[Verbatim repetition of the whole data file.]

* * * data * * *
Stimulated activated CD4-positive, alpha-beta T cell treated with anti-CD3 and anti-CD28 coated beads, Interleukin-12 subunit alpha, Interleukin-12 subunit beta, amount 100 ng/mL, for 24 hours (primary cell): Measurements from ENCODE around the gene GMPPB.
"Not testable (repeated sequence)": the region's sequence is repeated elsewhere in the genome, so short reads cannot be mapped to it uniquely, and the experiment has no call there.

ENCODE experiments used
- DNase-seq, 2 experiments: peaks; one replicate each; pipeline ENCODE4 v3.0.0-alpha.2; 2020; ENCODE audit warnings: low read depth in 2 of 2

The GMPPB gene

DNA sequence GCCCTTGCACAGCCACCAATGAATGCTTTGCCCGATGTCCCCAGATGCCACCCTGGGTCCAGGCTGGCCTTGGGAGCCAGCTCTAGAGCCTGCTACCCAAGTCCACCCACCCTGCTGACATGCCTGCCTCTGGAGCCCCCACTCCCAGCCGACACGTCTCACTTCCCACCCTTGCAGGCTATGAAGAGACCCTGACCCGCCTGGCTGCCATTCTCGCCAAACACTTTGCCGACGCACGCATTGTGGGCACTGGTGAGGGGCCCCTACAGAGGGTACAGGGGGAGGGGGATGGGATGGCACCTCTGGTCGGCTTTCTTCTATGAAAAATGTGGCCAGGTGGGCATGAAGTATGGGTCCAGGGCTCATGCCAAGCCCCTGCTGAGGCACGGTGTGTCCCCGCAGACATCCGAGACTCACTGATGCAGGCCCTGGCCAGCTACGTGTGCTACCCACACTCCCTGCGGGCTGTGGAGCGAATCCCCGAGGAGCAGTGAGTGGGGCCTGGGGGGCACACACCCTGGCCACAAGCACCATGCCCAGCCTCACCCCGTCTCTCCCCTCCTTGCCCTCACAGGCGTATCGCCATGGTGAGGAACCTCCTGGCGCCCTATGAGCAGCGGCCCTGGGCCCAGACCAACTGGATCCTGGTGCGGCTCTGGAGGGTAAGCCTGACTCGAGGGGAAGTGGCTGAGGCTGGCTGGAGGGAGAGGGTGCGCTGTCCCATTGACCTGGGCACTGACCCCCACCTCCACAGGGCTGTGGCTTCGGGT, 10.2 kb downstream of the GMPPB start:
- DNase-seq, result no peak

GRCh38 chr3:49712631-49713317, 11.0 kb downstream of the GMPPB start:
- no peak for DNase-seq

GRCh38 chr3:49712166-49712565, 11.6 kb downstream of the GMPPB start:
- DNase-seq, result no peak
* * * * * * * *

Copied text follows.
Stimulated activated CD4-positive, alpha-beta T cell treated with anti-CD3 and anti-CD28 coated beads, Interleukin-12 subunit alpha, Interleukin-12 subunit beta, amount 100 ng/mL, for 24 hours (primary cell): Measurements from ENCODE around the gene GMPPB.
"Not testable (repeated sequence)": the region's sequence is repeated elsewhere in the genome, so short reads cannot be mapped to it uniquely, and the experiment has no call there.

ENCODE experiments used
- DNase-seq, 2 experiments: peaks; one replicate each; pipeline ENCODE4 v3.0.0-alpha.2; 2020; ENCODE audit warnings: low read depth in 2 of 2

The GMPPB gene

DNA sequence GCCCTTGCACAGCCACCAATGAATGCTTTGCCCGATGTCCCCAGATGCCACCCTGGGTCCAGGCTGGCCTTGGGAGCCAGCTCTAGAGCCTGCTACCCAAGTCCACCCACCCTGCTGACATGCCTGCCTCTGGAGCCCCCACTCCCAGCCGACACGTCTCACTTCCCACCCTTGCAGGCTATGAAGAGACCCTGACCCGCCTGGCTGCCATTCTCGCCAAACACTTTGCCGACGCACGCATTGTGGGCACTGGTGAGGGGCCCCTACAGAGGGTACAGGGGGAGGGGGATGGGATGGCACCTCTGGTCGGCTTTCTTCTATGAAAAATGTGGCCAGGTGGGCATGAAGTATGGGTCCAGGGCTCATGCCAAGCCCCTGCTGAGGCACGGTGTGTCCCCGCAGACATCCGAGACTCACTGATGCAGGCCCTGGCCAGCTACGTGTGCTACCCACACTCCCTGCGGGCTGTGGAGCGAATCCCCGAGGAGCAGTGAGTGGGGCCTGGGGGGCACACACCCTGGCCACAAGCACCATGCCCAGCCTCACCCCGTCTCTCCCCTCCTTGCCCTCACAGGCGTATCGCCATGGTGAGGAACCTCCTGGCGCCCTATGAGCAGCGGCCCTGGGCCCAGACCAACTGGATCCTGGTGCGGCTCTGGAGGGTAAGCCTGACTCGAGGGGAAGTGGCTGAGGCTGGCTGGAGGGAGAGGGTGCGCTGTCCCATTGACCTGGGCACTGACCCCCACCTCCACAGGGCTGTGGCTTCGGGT, 10.2 kb downstream of the GMPPB start:
- DNase-seq, result no peak

GRCh38 chr3:49712631-49713317, 11.0 kb downstream of the GMPPB start:
- no peak for DNase-seq

GRCh38 chr3:49712166-49712565, 11.6 kb downstream of the GMPPB start:
- DNase-seq, result no peak